Khutulun was the most famous of the many Mongol women who fought and led armies. She’s come down in legend as “the wrestling princess,” but she was much more than a champion wrestler.
Khutulun was the daughter of Qaidu Khan, leader of a Mongol group called the Ogedeids. Qaidu Khan was the nephew and rival of Kublai Khan. Khutulun was born sometime in 1260 and was a favorite of her father’s.
He granted her a symbol called a gergee, which meant that she was granted certain powers by the Khan. Queens more often used a seal called a tamghas. Khutulun is the only woman known to have owned her own gergee, a symbol usually given to men.
She helped her father in matters of both civil and military administration, both on and off the field. In combat, Marco Polo described her as picking off enemies one by one:
“[She would] make a dash at the host of the enemy, and seize a some man thereout, as deftly as a hawk punches on a bird, and carry him to her father; and this she did many a time.”
Khutulun was an expert wrestler and, since it was common to bet horses on matches, she soon amassed a huge herd. Numerous sources refer to her military expertise and her ability to defeat any man in a wrestling match.
According to the not-always-super-reliable Marco Polo, Khutulun refused to marry any man who could not beat her in a match. Eventually she did marry a man named Abtakul. He doesn’t seem to have wrestled her, but one rumor stated that he showed up at court to try to assassinate Khutulun’s father. When he was captured, his mother offered herself to be punished in Abtakul’s instead, and Abtakul refused this exchange. Qaidu was so touched by all this family devotion that he not only pardoned Abtakul but also made him an army officer. Khutulun met him after he had been wounded in battle, and, according to the rumor, fell in love with him, and chose him as a husband.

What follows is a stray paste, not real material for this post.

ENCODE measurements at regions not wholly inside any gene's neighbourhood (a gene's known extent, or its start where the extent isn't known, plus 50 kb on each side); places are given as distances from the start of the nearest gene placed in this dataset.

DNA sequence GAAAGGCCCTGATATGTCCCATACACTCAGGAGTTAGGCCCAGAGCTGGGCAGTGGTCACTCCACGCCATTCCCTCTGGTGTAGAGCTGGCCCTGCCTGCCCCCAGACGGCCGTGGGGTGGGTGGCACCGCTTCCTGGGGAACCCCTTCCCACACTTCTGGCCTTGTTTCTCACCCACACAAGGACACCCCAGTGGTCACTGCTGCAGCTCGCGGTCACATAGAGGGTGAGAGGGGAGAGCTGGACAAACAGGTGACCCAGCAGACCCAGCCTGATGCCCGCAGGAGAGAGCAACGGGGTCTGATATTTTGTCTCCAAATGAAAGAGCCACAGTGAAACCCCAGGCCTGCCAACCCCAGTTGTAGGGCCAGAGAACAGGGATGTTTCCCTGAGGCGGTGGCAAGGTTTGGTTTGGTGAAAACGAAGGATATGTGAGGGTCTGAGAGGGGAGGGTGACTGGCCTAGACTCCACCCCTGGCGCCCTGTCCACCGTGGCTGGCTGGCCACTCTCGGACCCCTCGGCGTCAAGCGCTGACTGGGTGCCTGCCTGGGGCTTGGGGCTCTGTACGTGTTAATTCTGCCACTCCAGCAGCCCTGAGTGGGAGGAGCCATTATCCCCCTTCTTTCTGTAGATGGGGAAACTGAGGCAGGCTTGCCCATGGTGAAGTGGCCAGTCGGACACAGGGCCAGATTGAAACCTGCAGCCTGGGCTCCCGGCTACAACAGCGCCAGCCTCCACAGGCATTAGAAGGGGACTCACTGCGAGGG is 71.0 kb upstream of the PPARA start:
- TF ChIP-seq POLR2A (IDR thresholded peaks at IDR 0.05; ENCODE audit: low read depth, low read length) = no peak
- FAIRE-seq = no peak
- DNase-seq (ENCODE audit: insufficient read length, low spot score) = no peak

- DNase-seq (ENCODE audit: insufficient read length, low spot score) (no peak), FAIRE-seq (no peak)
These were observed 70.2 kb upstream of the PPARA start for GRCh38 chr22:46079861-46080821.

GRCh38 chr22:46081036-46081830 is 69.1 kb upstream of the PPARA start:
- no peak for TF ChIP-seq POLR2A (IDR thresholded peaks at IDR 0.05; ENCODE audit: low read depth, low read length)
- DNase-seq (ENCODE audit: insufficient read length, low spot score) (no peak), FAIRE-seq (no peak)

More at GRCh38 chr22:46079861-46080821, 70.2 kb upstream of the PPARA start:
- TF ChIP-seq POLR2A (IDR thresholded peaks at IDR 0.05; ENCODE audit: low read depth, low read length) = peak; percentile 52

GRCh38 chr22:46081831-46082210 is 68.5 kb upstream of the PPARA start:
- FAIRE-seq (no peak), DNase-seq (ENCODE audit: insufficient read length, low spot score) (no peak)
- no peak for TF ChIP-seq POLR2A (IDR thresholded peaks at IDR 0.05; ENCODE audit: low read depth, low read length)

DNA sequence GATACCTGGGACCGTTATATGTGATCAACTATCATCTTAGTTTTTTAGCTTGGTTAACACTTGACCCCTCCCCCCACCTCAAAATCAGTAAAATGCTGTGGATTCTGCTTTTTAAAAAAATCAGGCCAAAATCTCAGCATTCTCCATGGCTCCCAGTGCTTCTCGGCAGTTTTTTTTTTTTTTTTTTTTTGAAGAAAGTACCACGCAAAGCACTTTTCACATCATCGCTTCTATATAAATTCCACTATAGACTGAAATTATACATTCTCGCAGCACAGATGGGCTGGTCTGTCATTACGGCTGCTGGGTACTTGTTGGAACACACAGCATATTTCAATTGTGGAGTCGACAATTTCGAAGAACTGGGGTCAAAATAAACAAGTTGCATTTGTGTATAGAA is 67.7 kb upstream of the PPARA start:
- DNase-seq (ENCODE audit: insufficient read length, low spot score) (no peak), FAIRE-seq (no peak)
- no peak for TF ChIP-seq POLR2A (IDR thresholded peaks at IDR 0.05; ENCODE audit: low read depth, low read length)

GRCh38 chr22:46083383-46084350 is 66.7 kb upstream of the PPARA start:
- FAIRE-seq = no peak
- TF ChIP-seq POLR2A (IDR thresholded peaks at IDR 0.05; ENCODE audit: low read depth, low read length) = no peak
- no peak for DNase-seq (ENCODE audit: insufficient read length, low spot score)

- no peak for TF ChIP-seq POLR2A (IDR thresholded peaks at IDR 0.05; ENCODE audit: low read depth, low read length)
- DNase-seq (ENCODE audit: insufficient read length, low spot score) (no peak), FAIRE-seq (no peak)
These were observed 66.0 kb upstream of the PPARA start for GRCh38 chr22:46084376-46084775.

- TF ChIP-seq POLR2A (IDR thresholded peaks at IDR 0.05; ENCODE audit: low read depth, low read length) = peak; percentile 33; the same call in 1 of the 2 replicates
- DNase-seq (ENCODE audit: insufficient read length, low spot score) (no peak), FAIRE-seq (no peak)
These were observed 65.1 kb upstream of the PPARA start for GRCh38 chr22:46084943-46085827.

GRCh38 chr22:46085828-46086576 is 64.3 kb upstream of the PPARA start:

Khutulun continued fighting after her marriage. Her father was eventually wounded. Stories about Khutulun come from a wide variety of written and oral stories. According to some, her father tried to name Khutulun as Khan, but she preferred to remain in charge of the military. She died in 1306, five years after the death of her father. Some sources said she fell in battle and other said that she was assassinated.
In the fascinating book, The Secret History of the Mongol Queens ( A | BN | K | G | AB | Au ), author Jack Weatherspoon talks in detail about women in combat in Mongol society. I hope you’ll indulge me as I include a very long excerpt – I find this absolutely fascinating and if I thought I could get away with it I’d quote the entire chapter!
Although never commonplace, through the centuries, stories about women warriors appeared regularly enough in Asian and European steppe history not to be considered as novelty. Their deeds were usually explained as arising from dire circumstances or in some cases from exceptional aptitude. The ability of women to fight successfully in steppe society when they failed to do so in most civilizations derived, however, from the unique confluence of the horse with the bow and arrow. In armies that relied on infantry and heavy weapons such as swords, lances, pikes, or clubs, men enjoyed major physical advantages over women.
Mounted on a horse and armed with a bow and arrows, a trained an experienced woman warrior could hold her own against men. Women fared better in combat based on firepower than in hand-to-hand combat. Although archery requires strength, muscular training and discipline prove to be more important than brute force. An archer, no matter how strong, can never substitute mere might for skill in shooting. By contrast good swordsmanship requires training and practice, but a sufficiently strong person wielding a sword can inflict lethal damage without prior experience.
Because archery depended so much on training, the ability of women to use arrows effectively in war depended upon their developing their skills as young girls. In the pastoral tribes, all children learned to use the bow and arrow, primarily for hunting and for protecting their herd from predators. Both boys and girls needed this exercise. In a family with an adequate number of both sexes, the boys would take the larger animals, such as camels and cows, farther away to graze, while girls stayed closer to home with the sheep and the goats. Since wolves would be more likely to attack a sheep or a goat than a camel or a cow, girls had to be able to defend their animals.
Muslim and Christian sources repeatedly described women warriors among the Mongols.
Mongolian wresting remains an important part of Mongolian culture. According to The Secret History of the Mongol Queens, and many, many other web pages on Mongolian wrestling, the wrestlers wear an open vest called a zodog. In tribute to Khutulun, this vest is worn open, exposing the chest, so that the wrestlers know they are not wrestling a woman in disguise. Every year, a festival called Nadaam is held that celebrates horse racing, archery, and wrestling. Today, women are forbidden to wrestle, but they compete in racing and archery.